Internationally, pancreatic cancer has been the subject of health system performance improvement programmes16–19 since studies have identified underuse of curative resection30 ,31 and variation across hospitals in morbidity, mortality and survival outcomes following surgery, particularly in relation to hospital volume.32 Programmes have generally established recommended minimum hospital volumes with the aim of increasing access to expert multidisciplinary care and improving patient outcomes. Measuring if these minimum volumes are met, changes to the per cent of people receiving curative surgery and changes in outcomes are key components of monitoring the implementation of these programmes.17–19 Our study demonstrates that NSW hospital data are of sufficient quality to inform aspects of the development and monitoring of a service improvement programme for pancreatic surgery for cancer. For example, the data are adequate for measurement of hospital volume of pancreatic cancer surgery, overall postsurgical outcomes (when linked to death registry data) and resection rates for population groups with good coverage in the hospital data. Hospital admission data, however, lack a date of cancer diagnosis and detailed clinical information, such as tumour size and vascular involvement, which are required to measure postdiagnosis survival and perform risk adjustment of outcomes with minimum residual confounding for case complexity.
Pancreatic and periampullary cancer cases can be ascertained from hospital admission data where coding standards are applied and there is population coverage. The pattern of hospitalisation for these cancers mean that linked hospital data, in which multiple admissions for the same person can be identified, and a sufficient look-back period are required to distinguish incident cases from prevalent cases. Our study indicates that hospital-derived case and resection data have sufficient validity to inform aspects of health system performance planning and monitoring for pancreatic cancer. However, case ascertainment differs across population subgroups and the clinical variables are limited. Cancer registry data with population-level coverage and clinical information are required for some health system performance measures.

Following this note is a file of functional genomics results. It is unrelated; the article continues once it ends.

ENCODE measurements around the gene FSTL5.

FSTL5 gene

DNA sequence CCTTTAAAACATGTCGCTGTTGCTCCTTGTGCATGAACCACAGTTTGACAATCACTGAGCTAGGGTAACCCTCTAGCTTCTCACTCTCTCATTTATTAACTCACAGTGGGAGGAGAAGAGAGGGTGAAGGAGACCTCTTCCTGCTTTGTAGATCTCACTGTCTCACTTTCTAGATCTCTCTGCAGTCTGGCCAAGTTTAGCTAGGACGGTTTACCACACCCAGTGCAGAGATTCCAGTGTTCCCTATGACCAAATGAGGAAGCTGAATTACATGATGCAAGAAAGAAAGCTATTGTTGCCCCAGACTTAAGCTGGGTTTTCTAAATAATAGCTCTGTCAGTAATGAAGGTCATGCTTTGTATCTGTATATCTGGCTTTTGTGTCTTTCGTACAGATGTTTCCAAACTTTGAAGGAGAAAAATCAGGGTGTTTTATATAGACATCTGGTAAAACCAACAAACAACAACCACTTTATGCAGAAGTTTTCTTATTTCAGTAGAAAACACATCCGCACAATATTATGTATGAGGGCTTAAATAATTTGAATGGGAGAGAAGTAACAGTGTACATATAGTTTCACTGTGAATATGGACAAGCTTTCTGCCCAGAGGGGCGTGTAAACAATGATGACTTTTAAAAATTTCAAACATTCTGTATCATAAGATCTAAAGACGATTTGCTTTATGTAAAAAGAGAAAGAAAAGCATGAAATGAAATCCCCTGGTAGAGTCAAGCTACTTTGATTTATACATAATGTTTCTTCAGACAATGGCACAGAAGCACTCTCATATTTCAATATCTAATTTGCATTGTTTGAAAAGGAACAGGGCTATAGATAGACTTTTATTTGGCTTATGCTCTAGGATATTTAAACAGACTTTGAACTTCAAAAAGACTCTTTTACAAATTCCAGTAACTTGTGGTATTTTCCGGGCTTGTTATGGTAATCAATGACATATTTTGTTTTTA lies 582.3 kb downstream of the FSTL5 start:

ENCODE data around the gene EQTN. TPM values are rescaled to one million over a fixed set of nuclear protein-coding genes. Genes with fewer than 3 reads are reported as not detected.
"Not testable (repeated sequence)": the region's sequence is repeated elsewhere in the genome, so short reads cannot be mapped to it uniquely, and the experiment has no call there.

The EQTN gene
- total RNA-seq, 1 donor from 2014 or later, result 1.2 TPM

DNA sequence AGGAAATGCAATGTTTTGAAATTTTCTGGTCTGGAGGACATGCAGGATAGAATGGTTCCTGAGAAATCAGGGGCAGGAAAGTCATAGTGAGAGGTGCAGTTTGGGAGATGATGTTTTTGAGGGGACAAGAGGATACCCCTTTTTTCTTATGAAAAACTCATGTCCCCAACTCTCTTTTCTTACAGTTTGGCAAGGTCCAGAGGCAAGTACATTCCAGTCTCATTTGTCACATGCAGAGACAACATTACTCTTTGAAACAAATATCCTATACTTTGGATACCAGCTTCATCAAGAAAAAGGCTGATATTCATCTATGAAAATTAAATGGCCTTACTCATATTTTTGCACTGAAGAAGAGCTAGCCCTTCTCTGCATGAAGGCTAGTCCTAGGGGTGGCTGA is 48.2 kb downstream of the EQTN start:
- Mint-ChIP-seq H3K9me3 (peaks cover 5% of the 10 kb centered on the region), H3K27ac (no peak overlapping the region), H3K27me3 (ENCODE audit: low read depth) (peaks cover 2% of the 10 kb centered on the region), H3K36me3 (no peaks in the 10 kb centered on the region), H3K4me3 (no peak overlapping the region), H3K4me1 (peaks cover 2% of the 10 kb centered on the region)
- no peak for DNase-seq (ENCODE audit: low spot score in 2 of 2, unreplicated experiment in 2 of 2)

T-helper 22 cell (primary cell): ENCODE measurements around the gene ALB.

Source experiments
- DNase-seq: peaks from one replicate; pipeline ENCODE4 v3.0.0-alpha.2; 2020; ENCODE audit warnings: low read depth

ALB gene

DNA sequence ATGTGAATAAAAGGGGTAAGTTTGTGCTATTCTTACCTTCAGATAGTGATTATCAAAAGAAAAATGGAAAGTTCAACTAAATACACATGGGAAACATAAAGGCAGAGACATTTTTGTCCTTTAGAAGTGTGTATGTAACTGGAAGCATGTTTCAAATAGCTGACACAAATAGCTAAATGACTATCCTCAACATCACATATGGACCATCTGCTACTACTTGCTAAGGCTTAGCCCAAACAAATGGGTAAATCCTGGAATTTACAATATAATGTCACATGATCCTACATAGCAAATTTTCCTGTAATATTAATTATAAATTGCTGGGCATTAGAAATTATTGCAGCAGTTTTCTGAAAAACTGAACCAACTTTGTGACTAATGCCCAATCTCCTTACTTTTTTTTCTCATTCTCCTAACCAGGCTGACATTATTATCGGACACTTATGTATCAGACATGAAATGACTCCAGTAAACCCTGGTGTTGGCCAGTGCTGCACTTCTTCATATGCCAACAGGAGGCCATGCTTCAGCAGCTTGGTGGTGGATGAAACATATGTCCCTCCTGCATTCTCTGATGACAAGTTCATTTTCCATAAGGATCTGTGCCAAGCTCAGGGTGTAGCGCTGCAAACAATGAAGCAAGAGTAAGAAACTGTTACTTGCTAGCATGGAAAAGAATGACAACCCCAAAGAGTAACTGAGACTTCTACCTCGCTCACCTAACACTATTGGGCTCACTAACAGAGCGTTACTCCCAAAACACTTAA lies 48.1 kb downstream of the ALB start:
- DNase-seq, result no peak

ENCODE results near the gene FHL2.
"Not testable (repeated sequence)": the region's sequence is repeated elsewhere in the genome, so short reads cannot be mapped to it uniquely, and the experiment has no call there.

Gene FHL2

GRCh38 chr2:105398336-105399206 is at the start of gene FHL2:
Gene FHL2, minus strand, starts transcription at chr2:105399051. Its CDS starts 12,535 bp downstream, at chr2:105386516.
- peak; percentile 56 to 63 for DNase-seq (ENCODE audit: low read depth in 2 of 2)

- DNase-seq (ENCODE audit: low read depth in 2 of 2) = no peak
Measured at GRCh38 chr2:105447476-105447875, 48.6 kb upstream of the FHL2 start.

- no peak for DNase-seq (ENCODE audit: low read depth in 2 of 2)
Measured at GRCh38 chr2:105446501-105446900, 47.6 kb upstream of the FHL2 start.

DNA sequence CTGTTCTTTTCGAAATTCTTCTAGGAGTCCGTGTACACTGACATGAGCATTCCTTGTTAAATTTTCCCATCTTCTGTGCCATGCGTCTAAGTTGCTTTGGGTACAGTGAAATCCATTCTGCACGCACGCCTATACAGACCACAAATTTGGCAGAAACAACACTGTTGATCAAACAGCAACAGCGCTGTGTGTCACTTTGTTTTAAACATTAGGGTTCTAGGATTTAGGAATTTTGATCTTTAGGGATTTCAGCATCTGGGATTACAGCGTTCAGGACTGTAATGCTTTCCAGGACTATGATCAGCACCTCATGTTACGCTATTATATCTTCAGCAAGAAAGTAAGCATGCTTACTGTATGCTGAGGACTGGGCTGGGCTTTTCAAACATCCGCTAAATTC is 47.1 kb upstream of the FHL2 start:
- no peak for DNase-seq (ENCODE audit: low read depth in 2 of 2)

The authors would like to acknowledge the New South Wales (NSW) Ministry of Health for access to the population health data and the Centre for Health Record Linkage for linking the data sets. The Admitted Patient, Emergency Department Attendance and Deaths Register was accessed via Secure Analytics for Population Health Research and Intelligence.
Contributors DC and SA originated the idea for the study. NC developed the study design, conducted the data analysis and drafted the manuscript. RW and DR critically reviewed the study design. All authors commented critically on the analysis and drafts of the manuscript.
Funding This research received no specific grant from any funding agency in the public, commercial or not-for-profit sectors.
Competing interests None declared.
Ethics approval The linkage of the NSW Central Cancer Registry and NSW Admitted Patient Data Collection was performed with ethical approval from the NSW Population and Health Services Research Ethics Committee (HREC/12/CIPHS/58).
Provenance and peer review Not commissioned; externally peer reviewed.
Data sharing statement No additional data are available.